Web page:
Sunday, February 23, 2014

CCA Slammed with huge attorneys' fees order

After exposing horrendous abuse and deceptive tactics regarding compliance with a settlement agreement at a CCA-run prison in Idaho, CCA has just been ordered to pay hundreds of thousands of dollars in attorneys' fees. The judge ordered CCA to pay the attorneys representing the prisoners substantially more than the minimum permitted by law, because of their "extraordinary performance yielding extraordinary results." 

Thursday, June 27, 2013

Monday, January 28, 2013

Today is CCA's 30th Anniversary

I apologize for falling silent for the past few months.  Life caught up with me.  Anyway, don't think I've stopped hating on private prisons - far from it.  I just haven't really had the time to write.

But I can't let a day like today go by without some mention.  Today, CCA turns 30.  That means for three decades we as a nation (beginning with Tennessee (thanks a lot, Tennessee)) have been bullishly pursuing a failed experiment in which we turn over society's most vulnerable members to private companies, who systematically fail to live up to their contractual standards, let alone any notion of human decency, in how they operate their facilities.  In the process, millions of lives have been impacted, with all but a very few exceptions (the corporate brass) being worse for the wear.

We've sold our morality to the lowest bidder, repeatedly, to the tune of BILLIONS of taxpayer (i.e. my and your) dollars every year.  Meanwhile, these companies earn hundreds of millions of dollars (again, our money) in profit annually. But even THAT wasn't enough, because now CCA and the GEO Group are reincorporating as something called Real Estate Investment Trusts (REITs), which, in a nutshell, is a legal maneuver that will allow them to largely avoid paying taxes.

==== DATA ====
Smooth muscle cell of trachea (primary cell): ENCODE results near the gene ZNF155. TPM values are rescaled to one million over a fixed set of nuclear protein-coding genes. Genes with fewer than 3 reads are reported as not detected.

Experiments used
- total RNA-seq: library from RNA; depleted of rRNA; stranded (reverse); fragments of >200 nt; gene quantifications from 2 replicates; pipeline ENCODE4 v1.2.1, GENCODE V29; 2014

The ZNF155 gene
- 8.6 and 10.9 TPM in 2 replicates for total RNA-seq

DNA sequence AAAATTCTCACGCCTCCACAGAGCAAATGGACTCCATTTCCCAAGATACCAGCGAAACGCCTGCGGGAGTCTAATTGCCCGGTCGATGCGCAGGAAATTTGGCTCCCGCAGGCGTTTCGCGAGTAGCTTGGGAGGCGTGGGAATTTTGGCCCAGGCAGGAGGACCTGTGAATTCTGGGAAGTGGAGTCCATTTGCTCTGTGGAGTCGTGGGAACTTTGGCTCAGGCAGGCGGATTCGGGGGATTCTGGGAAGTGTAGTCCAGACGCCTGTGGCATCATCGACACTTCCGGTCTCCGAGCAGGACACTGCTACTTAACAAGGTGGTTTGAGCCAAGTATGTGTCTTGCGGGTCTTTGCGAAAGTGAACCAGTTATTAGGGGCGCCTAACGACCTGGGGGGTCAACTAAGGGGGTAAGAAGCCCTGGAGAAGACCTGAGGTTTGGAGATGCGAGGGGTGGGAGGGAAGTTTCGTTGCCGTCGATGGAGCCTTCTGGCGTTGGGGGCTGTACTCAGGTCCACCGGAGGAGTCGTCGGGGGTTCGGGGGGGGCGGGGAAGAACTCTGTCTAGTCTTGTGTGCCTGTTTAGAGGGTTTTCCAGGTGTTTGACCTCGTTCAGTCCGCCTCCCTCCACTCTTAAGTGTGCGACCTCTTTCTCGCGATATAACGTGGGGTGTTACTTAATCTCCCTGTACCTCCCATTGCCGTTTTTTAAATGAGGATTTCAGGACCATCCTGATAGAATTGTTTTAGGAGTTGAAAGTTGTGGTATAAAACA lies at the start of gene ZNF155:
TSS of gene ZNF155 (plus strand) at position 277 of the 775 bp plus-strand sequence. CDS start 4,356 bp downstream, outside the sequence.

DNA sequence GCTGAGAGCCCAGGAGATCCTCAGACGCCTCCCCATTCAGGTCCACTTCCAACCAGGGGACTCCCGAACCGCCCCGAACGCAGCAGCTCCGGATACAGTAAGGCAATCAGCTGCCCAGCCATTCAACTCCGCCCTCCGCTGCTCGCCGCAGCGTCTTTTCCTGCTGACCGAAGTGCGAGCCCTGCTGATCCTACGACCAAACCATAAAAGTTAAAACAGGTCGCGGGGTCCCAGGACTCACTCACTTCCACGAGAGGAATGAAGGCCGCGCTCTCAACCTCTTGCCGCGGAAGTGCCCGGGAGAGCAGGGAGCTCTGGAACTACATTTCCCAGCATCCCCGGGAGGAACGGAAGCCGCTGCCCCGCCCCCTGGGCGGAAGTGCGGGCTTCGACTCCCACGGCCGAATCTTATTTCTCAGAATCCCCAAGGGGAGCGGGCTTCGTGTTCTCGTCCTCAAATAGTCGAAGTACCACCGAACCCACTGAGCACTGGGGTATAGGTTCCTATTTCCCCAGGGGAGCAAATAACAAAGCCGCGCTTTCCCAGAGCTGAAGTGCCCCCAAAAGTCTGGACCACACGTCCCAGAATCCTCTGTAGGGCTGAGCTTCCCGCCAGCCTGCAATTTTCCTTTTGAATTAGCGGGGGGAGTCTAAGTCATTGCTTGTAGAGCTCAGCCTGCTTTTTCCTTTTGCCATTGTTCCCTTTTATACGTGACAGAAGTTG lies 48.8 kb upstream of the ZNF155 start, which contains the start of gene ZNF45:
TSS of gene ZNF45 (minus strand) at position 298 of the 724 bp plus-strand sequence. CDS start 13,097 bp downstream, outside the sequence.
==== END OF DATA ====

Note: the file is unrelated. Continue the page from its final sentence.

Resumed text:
So CCA, GEO Group, MTC, and everyone else who takes my money to abuse and mistreat people, on the thirtieth anniversary of your despicable existence, here's a heart-felt

Fuck You.

from me to you.

Tuesday, November 27, 2012

And The Intrusion Continues...

CCA officers were used to help in a surprise drug sweep of Arizona public school students. There are so many things wrong with this situation, I couldn't possibly do it justice the way Beau Hodai has over at PRWatch. I especially like his history on how CCA influenced the introduction of "tough on crime" legislation through ALEC, which also helped pass stricter sentences for those convicted of drug offenses in school zones (how conveeeeenient), among other wondrous contributions to our nation having the largest criminal justice system probably in human history.

Saturday, November 17, 2012

Haha @ DL Hughley

I normally watch the Daily Show, but I missed this interview wit DL Hughley where the subject turned to private prisons:

Wednesday, September 5, 2012

GEO Group Acquires Another Company

Looks like the GEO Group wasn't satisfied with its previous expansion, when it purchased the third-largest company in the country, Cornell, which significantly increased its capacity.  They just acquired another company, called Municipal Corrections Finance, L.P., which adds another 10,000 beds across 11 facilities to its total capacity